Finding neighboring cities and counties in the watershed would go a long way towards better flood planning and preparedness during emergencies, which is the goal of a community group that contributed to the Flood Report. The sustainability portion of the Flood Report was written in consultation with the Des Moines Citizens Task Force for Sustainability. Established by the Office of the Des Moines City Manager, the Task Force was created as part of the city’s long-term strategic plan. The Task Force’s community contact, Carolyn Ulenhake Walker, would like to see more city resources devoted to long-term planning and flood resilience. When asked how she thought the city officials could move the needle on these issues, Ulenhake Walker recommended more attention be given to watershed planning; “Because we know extreme rain events are occurring more often, the taskforce thinks watershed projects need more attention and more money.” She was also supportive of looking for like-minded stakeholders outside of the city limits. The metro-adjacent cities of Ankeny and Clive are collaborating with Des Moines on watershed planning projects for the Walnut Creek and Four Mile Creek watersheds. Additional support is being provided by officials with Polk County’s Soil and Water Conservation office in Ankeny. Although these projects are still in the developmental stages, Ulenhake Walker is optimistic the watershed approach will be successful; “[We] would like city staff to really research this topic, as well as act upon the [watersheds approach] recommendation.”

des moines watershed map showing four mile and walnut creek watersheds

The author of the Flood Committee’s sustainability recommendations echoed the Task Force’s plea. Brian Campbell, Director of Sustainability Education at Simpson College, says that 2018 Flash Flood Report is an opportunity for the City of Des Moines to situate itself in broader conversations about sustainability and watershed planning; “Our hope would be that city leaders work to engage as broadly as possible – upstream and downstream, inside and outside Polk County.” Although a planning process involving multiple stakeholders can be painstakingly slow, Campbell is optimistic that the city can make quick progress by adopting models already in use elsewhere; “I’m not an expert in this area, but my sense is that something like the Iowa Watershed Approach (IWA) would be helpful to convene different stakeholders.” Both Campbell and Ulenhake Walker attended a fall 2018 meeting about the benefits of the IWA and incorporated their findings into the recommendations. The meeting was hosted by Des Moines-based engineering company RDG Design.

While the planning process slowly moves forward, the city has also taken short-term action. Homes in the areas hardest-hit by the June floods are being bought by the city. As of the end of 2018 the city has acquired 78 properties at a total cost of $10.5 million. Most of the properties lie along Four Mile Creek, on the city’s northeast side.

Residents interested in a watershed approach for Des Moines are encouraged to attend any regular meeting of the Citizen’s Taskforce on Sustainability. The group meets monthly, on the first and third Wednesdays, at 4:30pm. The meeting location is Ingersoll Park, at 4906 Ingersoll Ave. For more information contact Carolyn Ulenhake Walker at carolynruw@gmail.com.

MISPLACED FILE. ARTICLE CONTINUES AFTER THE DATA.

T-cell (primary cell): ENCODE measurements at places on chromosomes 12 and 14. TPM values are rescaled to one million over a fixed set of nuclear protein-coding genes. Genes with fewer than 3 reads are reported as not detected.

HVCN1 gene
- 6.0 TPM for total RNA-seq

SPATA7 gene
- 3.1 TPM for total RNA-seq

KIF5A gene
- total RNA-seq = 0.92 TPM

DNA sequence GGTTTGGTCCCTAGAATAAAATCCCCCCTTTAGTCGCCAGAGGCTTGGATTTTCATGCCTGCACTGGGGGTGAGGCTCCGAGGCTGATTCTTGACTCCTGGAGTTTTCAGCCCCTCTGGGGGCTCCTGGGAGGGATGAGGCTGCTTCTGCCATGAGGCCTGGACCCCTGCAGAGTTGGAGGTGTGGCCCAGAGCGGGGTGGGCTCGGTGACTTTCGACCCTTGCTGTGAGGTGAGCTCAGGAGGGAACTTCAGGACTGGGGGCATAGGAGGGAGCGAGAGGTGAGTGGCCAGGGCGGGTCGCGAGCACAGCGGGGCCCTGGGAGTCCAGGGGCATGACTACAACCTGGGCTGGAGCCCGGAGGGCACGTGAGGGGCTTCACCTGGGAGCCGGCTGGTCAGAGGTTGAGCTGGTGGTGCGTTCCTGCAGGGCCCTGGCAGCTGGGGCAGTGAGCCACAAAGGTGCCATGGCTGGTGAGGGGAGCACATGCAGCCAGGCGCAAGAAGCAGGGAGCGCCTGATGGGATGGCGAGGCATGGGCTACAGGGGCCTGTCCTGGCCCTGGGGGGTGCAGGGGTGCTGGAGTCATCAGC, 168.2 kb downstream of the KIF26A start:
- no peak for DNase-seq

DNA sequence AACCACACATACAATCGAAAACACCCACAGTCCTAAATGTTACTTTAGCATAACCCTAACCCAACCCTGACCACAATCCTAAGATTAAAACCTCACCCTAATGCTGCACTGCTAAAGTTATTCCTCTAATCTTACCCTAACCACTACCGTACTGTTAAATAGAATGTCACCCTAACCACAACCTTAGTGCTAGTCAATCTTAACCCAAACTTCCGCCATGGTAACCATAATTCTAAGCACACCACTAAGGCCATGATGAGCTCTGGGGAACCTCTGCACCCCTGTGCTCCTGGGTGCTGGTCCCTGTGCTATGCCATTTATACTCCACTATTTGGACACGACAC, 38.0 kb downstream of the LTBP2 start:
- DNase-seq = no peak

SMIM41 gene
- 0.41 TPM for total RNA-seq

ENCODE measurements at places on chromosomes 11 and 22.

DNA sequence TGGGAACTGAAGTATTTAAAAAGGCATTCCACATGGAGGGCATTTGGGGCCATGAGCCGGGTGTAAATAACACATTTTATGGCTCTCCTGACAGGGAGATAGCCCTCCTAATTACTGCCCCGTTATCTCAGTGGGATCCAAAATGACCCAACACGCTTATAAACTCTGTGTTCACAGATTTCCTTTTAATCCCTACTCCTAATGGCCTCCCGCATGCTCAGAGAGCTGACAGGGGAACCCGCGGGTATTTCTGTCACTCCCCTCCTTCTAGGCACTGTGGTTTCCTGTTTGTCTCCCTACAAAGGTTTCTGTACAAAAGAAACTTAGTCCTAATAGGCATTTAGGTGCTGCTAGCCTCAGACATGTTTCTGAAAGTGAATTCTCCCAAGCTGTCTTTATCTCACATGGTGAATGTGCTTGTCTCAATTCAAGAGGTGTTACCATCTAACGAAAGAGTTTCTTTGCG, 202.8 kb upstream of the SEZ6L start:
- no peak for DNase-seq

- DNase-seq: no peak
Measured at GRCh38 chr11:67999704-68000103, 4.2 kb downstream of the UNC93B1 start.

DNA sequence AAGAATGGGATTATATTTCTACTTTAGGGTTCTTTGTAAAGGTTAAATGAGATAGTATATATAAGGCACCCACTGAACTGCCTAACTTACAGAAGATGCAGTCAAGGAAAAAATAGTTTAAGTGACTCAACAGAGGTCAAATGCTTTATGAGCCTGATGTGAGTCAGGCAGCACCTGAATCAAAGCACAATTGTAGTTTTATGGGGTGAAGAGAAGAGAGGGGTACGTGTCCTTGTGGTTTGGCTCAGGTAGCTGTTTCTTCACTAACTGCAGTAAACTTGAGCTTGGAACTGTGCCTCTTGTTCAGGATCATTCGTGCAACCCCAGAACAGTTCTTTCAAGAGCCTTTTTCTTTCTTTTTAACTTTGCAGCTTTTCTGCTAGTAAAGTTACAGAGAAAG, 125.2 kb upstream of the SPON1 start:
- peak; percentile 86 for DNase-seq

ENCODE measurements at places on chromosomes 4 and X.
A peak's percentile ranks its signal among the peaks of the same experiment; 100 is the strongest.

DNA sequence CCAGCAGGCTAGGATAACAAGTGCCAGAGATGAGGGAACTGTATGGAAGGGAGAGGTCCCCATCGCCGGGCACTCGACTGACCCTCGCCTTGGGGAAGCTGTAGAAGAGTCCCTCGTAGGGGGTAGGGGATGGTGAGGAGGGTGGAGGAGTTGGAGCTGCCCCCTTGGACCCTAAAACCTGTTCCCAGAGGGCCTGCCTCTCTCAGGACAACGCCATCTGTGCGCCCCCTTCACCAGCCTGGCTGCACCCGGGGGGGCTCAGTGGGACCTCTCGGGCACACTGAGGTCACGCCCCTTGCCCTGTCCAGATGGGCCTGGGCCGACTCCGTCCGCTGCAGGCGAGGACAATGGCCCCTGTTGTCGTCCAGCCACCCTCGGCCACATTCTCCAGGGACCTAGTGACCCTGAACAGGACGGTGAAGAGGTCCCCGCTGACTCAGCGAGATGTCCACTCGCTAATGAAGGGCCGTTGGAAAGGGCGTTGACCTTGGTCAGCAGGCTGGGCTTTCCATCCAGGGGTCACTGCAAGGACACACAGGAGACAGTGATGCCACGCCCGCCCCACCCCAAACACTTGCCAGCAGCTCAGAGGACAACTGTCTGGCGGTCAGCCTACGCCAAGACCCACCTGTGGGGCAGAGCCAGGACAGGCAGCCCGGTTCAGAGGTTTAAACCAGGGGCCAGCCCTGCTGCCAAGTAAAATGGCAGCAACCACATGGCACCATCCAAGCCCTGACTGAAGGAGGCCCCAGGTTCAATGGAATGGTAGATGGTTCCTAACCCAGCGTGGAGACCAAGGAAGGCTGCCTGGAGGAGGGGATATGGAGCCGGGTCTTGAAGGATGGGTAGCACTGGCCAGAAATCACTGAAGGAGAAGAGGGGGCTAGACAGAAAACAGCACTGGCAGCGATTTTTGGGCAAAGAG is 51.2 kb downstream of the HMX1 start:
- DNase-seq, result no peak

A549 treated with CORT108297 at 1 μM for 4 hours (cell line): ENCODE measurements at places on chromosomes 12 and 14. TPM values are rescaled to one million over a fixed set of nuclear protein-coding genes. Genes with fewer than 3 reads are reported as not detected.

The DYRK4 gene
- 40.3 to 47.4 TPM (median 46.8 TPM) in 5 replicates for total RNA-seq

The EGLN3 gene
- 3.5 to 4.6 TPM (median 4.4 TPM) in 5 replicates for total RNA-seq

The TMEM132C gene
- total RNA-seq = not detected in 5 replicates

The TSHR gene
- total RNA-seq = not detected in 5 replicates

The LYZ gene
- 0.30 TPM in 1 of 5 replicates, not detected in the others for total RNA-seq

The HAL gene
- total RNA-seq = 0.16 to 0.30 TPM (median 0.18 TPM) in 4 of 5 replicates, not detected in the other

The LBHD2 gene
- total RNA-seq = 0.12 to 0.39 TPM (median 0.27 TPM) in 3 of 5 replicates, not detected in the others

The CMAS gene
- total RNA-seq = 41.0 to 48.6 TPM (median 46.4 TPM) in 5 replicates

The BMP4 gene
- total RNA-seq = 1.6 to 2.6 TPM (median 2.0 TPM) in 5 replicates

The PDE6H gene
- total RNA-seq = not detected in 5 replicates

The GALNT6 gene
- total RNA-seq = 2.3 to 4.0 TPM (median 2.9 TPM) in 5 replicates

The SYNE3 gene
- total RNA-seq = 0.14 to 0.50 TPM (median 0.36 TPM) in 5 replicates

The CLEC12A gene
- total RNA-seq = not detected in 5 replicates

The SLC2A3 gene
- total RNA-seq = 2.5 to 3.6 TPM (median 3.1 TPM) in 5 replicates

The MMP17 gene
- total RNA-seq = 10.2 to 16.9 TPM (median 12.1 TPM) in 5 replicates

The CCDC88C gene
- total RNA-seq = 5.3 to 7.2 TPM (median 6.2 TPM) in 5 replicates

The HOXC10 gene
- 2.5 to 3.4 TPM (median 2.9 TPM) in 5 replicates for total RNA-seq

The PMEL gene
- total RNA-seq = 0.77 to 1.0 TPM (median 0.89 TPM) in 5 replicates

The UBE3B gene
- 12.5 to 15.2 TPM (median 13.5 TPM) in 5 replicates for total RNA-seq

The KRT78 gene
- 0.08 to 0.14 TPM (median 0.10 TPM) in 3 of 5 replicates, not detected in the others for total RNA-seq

Otto_Profile pictureJoe Otto is the Communications Specialist for the Iowa Water Center. He is a doctoral candidate at the University of Oklahoma, where he is writing a dissertation on the history of drainage in Iowa.

Do you live in a city facing a pressing water management issue? Let the Iowa Water Center put a spotlight on it. Contact jwotto@iastate.edu for more information.

Works Cited

“2018 Flash Flood Report,” Des Moines City Council Workshop Reports. Accessed 1-9-2019. http://www.dmgov.org/Government/CityCouncil/WorkshopDocuments/20190107%20Flood%20Activity%20Report.pdf

Campbell, Brian. Director of Sustainability Education, Simpson College, personal communication, January 16, 2019.

City Manager, Office of.  “Sustainability Efforts.” City of Des Moines. Accessed January 24, 2019. https://www.dmgov.org/Departments/CityManager/Pages/SustainabilityEfforts.aspx

Daily Erosion Project. Iowa State University. Accessed January 24, 2019. https://dailyerosion.org/map/#20190124//qc_precip/-94.50/42.10/6//0/

Federal Emergency Management Agency (FEMA).“October 2017 NFIP Flood Insurance Manual, 20 CRS Section” FEMA.gov. Accessed 1-9-2019. https://www.fema.gov/media-library-data/1503240360683-30b35cc754f462fe2c15d857519a71ec/20_crs_508_oct2017.pdf

Iowa Watershed Approach, Accessed January 24, 2019. https://www.iowawatershedapproach.org/

Iowa Flood Information System. Iowa Flood Center, University of Iowa. Accessed January 24, 2019. http://ifis.iowafloodcenter.org/ifis/en/app/

Ulenhake Walker, Carolyn. Community Contact for Des Moines Citizens Task Force for Sustainability, personal communication, January 15, 2019.

U.S. News and World Report. “Des Moines Spends $10.5M to Buy 78 Flood-Damaged Homes.” Accessed January 15, 2019. https://www.usnews.com/news/best-states/iowa/articles/2019-01-11/des-moines-spends-105m-to-buy-78-flood-damaged-homes